“When we switched on the electricity at our house for the very first time, we sat together, looked at the light, and cried.”
Buachanh Souksy lives with her husband and two young children in Chingcho village in Phongsali, a mountainous region in the northernmost part of the Lao People’s Democratic Republic (Lao PDR). For years, the lack of electricity had severely limited the family’s productivity and mobility and raised safety concerns in the evenings.
That all changed in 2016, when Ms. Souksy’s wooden house on stilts was connected to the country’s electricity grid. She no longer had to rush home midafternoon to cook dinner, leaving her more time to plant rice, vegetables, and bananas in the fields.
It has become easier to handle physically demanding and time-consuming household tasks, thanks to small electric household appliances such as a rice cooker, grinder, and food processor, she said. Her children now study at night. Her husband keeps his phone charged, making it easier to connect with buyers of his produce and explore different business channels.
Ms. Souksy at home with her husband and two sons (May 2021). Photo by: Mr. Khamphone Sichange, Electricity Officer, Phongsali Province
“When we switched on the electricity at our house for the very first time, we sat together, looked at the light, and cried,” said Ms. Souksy, 27.
The project gave no-interest credit to poor households to gain electricity access. It significantly improved the living conditions of the poor, especially the safety and mobility of women and children.
Energy access for 24,000 households
Ms. Souksy’s family benefited from the Asian Development Bank’s (ADB) $20 million Greater Mekong Subregion (GMS) Northern Power Transmission Project, which expanded electricity access to more than 24,095 households, including 8,832 poor households living in the provinces of Phongsali, Xaignabouli, and Vientiane.
The project connected the transmission line from substation BounNeua district, Phongsali province to the community. Photo Credit: ADB Project Team
The project constructed nearly 400 kilometers of transmission lines and provided no-interest credit to poor households to access electricity. It also helped draft a strategic framework to improve energy efficiency and renewable energy and a national strategy on the use of hydropower. The project also boosted the two-way power trade between the Lao PDR and Thailand.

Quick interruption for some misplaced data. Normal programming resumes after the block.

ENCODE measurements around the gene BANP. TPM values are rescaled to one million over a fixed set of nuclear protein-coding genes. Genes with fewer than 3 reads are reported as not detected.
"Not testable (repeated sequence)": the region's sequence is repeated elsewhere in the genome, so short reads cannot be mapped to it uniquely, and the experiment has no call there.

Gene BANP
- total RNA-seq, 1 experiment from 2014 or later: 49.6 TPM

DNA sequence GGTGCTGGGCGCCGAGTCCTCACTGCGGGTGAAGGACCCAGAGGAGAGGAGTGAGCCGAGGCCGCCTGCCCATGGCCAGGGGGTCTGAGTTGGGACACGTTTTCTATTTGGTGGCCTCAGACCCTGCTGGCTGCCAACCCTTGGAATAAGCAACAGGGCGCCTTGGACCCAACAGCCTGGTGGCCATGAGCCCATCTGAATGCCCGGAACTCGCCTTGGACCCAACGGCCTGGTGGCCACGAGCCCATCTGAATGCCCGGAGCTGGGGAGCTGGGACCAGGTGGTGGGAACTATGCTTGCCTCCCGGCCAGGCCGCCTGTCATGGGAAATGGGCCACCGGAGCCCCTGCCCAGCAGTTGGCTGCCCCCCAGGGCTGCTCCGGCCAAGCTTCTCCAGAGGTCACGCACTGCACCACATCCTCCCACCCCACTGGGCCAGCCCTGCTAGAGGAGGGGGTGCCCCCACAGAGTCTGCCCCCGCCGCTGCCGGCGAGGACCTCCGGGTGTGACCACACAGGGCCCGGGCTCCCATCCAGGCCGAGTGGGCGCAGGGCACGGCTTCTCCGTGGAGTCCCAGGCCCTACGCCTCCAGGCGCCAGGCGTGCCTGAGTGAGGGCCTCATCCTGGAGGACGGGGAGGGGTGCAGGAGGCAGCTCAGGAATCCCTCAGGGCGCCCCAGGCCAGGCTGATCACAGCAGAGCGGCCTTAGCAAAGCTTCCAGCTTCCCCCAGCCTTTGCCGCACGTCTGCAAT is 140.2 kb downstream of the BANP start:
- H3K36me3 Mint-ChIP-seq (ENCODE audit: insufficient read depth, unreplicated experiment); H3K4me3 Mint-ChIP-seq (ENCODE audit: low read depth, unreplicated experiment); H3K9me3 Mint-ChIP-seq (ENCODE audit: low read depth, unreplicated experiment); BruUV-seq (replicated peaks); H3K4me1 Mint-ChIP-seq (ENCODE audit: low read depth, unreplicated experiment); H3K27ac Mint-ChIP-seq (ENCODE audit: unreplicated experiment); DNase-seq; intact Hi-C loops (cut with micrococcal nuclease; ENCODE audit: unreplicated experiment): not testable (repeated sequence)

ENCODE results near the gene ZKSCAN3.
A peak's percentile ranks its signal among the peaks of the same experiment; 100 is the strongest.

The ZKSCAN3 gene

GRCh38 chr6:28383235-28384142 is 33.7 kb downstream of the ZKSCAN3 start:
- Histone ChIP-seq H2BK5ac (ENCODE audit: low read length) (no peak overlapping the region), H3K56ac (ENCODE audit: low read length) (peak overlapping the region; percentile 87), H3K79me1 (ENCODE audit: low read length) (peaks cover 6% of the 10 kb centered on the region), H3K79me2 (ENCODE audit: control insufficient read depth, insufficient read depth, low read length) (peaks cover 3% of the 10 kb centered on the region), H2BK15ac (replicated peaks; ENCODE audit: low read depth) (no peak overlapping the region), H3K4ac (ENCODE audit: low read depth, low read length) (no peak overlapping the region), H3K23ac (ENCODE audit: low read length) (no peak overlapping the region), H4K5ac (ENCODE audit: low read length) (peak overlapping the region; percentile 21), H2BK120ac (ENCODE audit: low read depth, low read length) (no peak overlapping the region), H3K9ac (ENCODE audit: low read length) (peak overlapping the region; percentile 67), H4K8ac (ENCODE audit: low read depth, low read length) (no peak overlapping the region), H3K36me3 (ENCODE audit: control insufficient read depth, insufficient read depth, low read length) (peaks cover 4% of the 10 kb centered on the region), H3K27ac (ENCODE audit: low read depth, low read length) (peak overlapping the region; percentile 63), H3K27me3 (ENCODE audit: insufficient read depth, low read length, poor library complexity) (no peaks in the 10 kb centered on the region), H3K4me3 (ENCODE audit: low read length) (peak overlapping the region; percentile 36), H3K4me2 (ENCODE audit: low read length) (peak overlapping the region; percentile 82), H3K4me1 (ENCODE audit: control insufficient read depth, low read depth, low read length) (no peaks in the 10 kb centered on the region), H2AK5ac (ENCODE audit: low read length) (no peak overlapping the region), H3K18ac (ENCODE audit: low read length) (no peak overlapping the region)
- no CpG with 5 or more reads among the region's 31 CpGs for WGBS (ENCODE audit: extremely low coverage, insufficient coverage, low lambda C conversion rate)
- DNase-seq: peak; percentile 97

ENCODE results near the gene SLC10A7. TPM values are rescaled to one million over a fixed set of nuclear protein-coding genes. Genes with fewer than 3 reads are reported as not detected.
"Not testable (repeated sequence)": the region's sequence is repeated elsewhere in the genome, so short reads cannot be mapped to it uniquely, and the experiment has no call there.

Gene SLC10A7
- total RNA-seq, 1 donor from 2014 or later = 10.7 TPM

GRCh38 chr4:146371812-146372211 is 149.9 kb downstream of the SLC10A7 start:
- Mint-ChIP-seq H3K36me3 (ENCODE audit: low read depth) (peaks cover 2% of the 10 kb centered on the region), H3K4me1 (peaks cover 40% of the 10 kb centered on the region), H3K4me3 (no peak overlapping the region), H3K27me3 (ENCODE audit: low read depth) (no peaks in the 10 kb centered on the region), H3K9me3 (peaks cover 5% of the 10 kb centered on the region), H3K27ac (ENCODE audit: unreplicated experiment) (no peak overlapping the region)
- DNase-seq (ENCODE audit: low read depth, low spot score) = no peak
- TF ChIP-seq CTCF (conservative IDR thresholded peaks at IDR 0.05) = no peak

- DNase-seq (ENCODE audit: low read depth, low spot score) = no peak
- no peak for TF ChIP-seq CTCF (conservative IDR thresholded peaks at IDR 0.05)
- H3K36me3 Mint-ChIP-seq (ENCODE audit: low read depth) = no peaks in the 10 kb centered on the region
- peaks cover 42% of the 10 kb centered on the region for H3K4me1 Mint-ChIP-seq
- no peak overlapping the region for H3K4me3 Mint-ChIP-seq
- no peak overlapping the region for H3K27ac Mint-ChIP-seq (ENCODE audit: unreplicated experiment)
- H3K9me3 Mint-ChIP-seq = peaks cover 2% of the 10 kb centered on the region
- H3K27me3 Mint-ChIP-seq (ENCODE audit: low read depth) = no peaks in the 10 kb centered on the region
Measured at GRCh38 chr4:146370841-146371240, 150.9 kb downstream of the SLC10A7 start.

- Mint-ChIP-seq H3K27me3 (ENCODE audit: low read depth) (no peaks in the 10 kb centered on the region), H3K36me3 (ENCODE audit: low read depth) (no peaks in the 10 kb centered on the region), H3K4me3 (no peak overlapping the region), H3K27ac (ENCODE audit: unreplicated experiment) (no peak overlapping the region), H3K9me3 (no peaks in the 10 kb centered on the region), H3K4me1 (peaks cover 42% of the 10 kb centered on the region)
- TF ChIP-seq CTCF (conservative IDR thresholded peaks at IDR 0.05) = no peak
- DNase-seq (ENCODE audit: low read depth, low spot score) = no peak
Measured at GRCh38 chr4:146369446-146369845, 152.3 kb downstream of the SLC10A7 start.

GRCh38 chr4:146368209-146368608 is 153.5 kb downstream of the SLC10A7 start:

The 2010–2019 project was implemented by the government-owned Électricité du Laos (EDL), which also manages electricity imports and exports from the national electricity grid. It followed ADB’s 2017–2020 country partnership strategy for the Lao PDR, which prioritized assisting the government in providing stable power supply in rural areas.
“The project supported the government’s power to the poor scheme and contributed to government efforts to successfully expand access to electricity to more than 90% of households by 2020,” said ADB Country Director for the Lao PDR Sonomi Tanaka. “The project also bolstered inclusive economic growth in the Lao PDR and regional cooperation and integration. It helped the country continue to export energy to Thailand and increase its foreign currency earnings.”
“ADB’s assistance has enabled the poor—particularly women—not only to have access to electricity but also to have more opportunities for income generation and for increased connections to mobile phones, TVs, and other Lao language-based media.”
Access to energy means access to opportunity
Having access to electricity has allowed some beneficiaries to start small businesses at home, ranging from handicrafts production to carpentry and retail. It also increased the use of mobile phones to 86%, up from 67%. The level of indoor air pollution also dropped, as more households replaced diesel-fueled wick lamps with electric lighting and wood stoves with rice cookers.
Poor households were provided with a free electricity meter and free connection and wiring service, as well as a no-interest credit of 700,000 kip (an equivalent of $70) to access electricity, to be repaid in 35 months at 20,000 kip a month. In collaboration with the Lao Women’s Union, the project organized community meetings to explain the credit scheme to vulnerable communities, including poor households, ethnic groups, and households headed by women.
“ADB’s assistance has enabled the poor—particularly women—not only to have access to electricity but also to have more opportunities for income generation and for increased connections to mobile phones, TVs, and other Lao language-based media,” said EDL’s branch manager in the Phongsali province Ounneua Sivanpheng. “Before, when we visited provincial villages, only men spoke to us, since women did not speak the language.”
Ms. Souksy, who belongs to the Akha ethnic group and speaks a local dialect, improved her Lao language skills by watching TV. Before the family had access to electricity, Ms. Souksy’s husband had been the only member of the family speaking Lao and attending village meetings. Now, she said, “I am confident to participate in village meetings and speak to outsiders because I understand Lao language more than before.”